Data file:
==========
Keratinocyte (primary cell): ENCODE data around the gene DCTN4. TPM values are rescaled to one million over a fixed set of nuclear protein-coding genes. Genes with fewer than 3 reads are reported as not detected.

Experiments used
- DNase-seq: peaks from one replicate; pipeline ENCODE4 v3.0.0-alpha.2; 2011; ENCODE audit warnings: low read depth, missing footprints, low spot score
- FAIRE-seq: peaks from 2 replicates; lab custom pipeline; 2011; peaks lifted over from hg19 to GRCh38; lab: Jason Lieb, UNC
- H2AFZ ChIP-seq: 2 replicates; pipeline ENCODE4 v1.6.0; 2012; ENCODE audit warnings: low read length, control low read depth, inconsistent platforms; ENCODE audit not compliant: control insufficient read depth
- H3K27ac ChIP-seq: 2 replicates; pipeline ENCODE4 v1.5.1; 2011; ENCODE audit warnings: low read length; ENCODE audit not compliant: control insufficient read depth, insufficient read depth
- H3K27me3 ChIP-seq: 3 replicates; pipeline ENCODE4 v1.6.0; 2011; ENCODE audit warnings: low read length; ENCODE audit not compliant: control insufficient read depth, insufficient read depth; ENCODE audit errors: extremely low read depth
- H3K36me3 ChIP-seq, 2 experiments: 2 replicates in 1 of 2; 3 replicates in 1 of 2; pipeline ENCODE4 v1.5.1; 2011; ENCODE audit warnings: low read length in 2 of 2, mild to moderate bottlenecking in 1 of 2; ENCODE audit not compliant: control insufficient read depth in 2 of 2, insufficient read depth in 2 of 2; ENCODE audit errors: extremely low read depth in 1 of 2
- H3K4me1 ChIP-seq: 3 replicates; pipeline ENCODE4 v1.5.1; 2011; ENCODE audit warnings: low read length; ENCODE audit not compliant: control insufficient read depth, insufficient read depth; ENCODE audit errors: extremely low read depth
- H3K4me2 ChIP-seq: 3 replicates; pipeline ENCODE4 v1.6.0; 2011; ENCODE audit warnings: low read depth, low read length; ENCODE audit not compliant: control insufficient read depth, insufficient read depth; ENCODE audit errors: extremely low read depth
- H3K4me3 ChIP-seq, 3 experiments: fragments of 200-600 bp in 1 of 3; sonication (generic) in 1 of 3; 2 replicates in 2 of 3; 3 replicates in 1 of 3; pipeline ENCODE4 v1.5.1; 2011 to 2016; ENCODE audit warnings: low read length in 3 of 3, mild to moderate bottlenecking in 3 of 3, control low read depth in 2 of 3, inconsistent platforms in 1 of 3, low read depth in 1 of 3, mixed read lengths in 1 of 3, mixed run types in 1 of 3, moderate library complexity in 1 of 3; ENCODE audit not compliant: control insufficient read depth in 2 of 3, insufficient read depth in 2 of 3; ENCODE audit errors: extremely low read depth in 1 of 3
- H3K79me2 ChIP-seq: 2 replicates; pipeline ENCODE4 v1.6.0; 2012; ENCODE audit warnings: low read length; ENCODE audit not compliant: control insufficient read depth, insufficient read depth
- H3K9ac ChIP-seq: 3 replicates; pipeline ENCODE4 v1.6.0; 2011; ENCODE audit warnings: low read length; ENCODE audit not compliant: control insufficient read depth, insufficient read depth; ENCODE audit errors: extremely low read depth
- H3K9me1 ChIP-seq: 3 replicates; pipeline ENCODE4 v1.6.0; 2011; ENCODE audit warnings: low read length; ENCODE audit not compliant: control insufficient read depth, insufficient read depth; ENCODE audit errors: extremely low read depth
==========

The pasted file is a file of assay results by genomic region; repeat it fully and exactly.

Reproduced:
Keratinocyte (primary cell): ENCODE data around the gene DCTN4. TPM values are rescaled to one million over a fixed set of nuclear protein-coding genes. Genes with fewer than 3 reads are reported as not detected.

Experiments used
- DNase-seq: peaks from one replicate; pipeline ENCODE4 v3.0.0-alpha.2; 2011; ENCODE audit warnings: low read depth, missing footprints, low spot score
- FAIRE-seq: peaks from 2 replicates; lab custom pipeline; 2011; peaks lifted over from hg19 to GRCh38; lab: Jason Lieb, UNC
- H2AFZ ChIP-seq: 2 replicates; pipeline ENCODE4 v1.6.0; 2012; ENCODE audit warnings: low read length, control low read depth, inconsistent platforms; ENCODE audit not compliant: control insufficient read depth
- H3K27ac ChIP-seq: 2 replicates; pipeline ENCODE4 v1.5.1; 2011; ENCODE audit warnings: low read length; ENCODE audit not compliant: control insufficient read depth, insufficient read depth
- H3K27me3 ChIP-seq: 3 replicates; pipeline ENCODE4 v1.6.0; 2011; ENCODE audit warnings: low read length; ENCODE audit not compliant: control insufficient read depth, insufficient read depth; ENCODE audit errors: extremely low read depth
- H3K36me3 ChIP-seq, 2 experiments: 2 replicates in 1 of 2; 3 replicates in 1 of 2; pipeline ENCODE4 v1.5.1; 2011; ENCODE audit warnings: low read length in 2 of 2, mild to moderate bottlenecking in 1 of 2; ENCODE audit not compliant: control insufficient read depth in 2 of 2, insufficient read depth in 2 of 2; ENCODE audit errors: extremely low read depth in 1 of 2
- H3K4me1 ChIP-seq: 3 replicates; pipeline ENCODE4 v1.5.1; 2011; ENCODE audit warnings: low read length; ENCODE audit not compliant: control insufficient read depth, insufficient read depth; ENCODE audit errors: extremely low read depth
- H3K4me2 ChIP-seq: 3 replicates; pipeline ENCODE4 v1.6.0; 2011; ENCODE audit warnings: low read depth, low read length; ENCODE audit not compliant: control insufficient read depth, insufficient read depth; ENCODE audit errors: extremely low read depth
- H3K4me3 ChIP-seq, 3 experiments: fragments of 200-600 bp in 1 of 3; sonication (generic) in 1 of 3; 2 replicates in 2 of 3; 3 replicates in 1 of 3; pipeline ENCODE4 v1.5.1; 2011 to 2016; ENCODE audit warnings: low read length in 3 of 3, mild to moderate bottlenecking in 3 of 3, control low read depth in 2 of 3, inconsistent platforms in 1 of 3, low read depth in 1 of 3, mixed read lengths in 1 of 3, mixed run types in 1 of 3, moderate library complexity in 1 of 3; ENCODE audit not compliant: control insufficient read depth in 2 of 3, insufficient read depth in 2 of 3; ENCODE audit errors: extremely low read depth in 1 of 3
- H3K79me2 ChIP-seq: 2 replicates; pipeline ENCODE4 v1.6.0; 2012; ENCODE audit warnings: low read length; ENCODE audit not compliant: control insufficient read depth, insufficient read depth
- H3K9ac ChIP-seq: 3 replicates; pipeline ENCODE4 v1.6.0; 2011; ENCODE audit warnings: low read length; ENCODE audit not compliant: control insufficient read depth, insufficient read depth; ENCODE audit errors: extremely low read depth
- H3K9me1 ChIP-seq: 3 replicates; pipeline ENCODE4 v1.6.0; 2011; ENCODE audit warnings: low read length; ENCODE audit not compliant: control insufficient read depth, insufficient read depth; ENCODE audit errors: extremely low read depth